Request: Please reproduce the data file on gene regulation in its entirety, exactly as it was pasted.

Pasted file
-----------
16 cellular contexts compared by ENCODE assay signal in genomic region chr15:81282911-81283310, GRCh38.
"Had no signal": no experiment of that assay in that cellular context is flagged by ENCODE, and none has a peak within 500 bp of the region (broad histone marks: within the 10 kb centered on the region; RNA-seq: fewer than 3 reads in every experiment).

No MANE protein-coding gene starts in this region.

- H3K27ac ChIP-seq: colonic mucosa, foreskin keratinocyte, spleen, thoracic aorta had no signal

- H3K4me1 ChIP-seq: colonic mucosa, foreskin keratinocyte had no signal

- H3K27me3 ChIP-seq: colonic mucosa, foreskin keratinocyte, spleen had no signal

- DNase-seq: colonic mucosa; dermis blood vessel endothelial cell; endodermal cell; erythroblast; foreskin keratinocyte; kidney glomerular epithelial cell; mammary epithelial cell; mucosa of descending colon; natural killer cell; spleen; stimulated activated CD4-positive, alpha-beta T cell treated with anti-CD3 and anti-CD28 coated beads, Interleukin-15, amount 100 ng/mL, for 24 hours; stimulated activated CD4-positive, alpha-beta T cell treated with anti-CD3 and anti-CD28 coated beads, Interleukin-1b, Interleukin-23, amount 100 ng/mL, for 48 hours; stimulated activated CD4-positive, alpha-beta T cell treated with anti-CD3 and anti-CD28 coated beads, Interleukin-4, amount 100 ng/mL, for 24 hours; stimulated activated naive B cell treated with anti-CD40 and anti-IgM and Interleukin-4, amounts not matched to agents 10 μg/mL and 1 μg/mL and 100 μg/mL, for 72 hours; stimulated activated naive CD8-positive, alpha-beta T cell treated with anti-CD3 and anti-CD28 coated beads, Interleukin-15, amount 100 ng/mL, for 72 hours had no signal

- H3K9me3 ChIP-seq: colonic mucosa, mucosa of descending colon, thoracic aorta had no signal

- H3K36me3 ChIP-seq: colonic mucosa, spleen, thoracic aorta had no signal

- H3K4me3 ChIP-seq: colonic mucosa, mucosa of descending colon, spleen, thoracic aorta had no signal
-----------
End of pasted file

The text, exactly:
16 cellular contexts compared by ENCODE assay signal in genomic region chr15:81282911-81283310, GRCh38.
"Had no signal": no experiment of that assay in that cellular context is flagged by ENCODE, and none has a peak within 500 bp of the region (broad histone marks: within the 10 kb centered on the region; RNA-seq: fewer than 3 reads in every experiment).

No MANE protein-coding gene starts in this region.

- H3K27ac ChIP-seq: colonic mucosa, foreskin keratinocyte, spleen, thoracic aorta had no signal

- H3K4me1 ChIP-seq: colonic mucosa, foreskin keratinocyte had no signal

- H3K27me3 ChIP-seq: colonic mucosa, foreskin keratinocyte, spleen had no signal

- DNase-seq: colonic mucosa; dermis blood vessel endothelial cell; endodermal cell; erythroblast; foreskin keratinocyte; kidney glomerular epithelial cell; mammary epithelial cell; mucosa of descending colon; natural killer cell; spleen; stimulated activated CD4-positive, alpha-beta T cell treated with anti-CD3 and anti-CD28 coated beads, Interleukin-15, amount 100 ng/mL, for 24 hours; stimulated activated CD4-positive, alpha-beta T cell treated with anti-CD3 and anti-CD28 coated beads, Interleukin-1b, Interleukin-23, amount 100 ng/mL, for 48 hours; stimulated activated CD4-positive, alpha-beta T cell treated with anti-CD3 and anti-CD28 coated beads, Interleukin-4, amount 100 ng/mL, for 24 hours; stimulated activated naive B cell treated with anti-CD40 and anti-IgM and Interleukin-4, amounts not matched to agents 10 μg/mL and 1 μg/mL and 100 μg/mL, for 72 hours; stimulated activated naive CD8-positive, alpha-beta T cell treated with anti-CD3 and anti-CD28 coated beads, Interleukin-15, amount 100 ng/mL, for 72 hours had no signal

- H3K9me3 ChIP-seq: colonic mucosa, mucosa of descending colon, thoracic aorta had no signal

- H3K36me3 ChIP-seq: colonic mucosa, spleen, thoracic aorta had no signal

- H3K4me3 ChIP-seq: colonic mucosa, mucosa of descending colon, spleen, thoracic aorta had no signal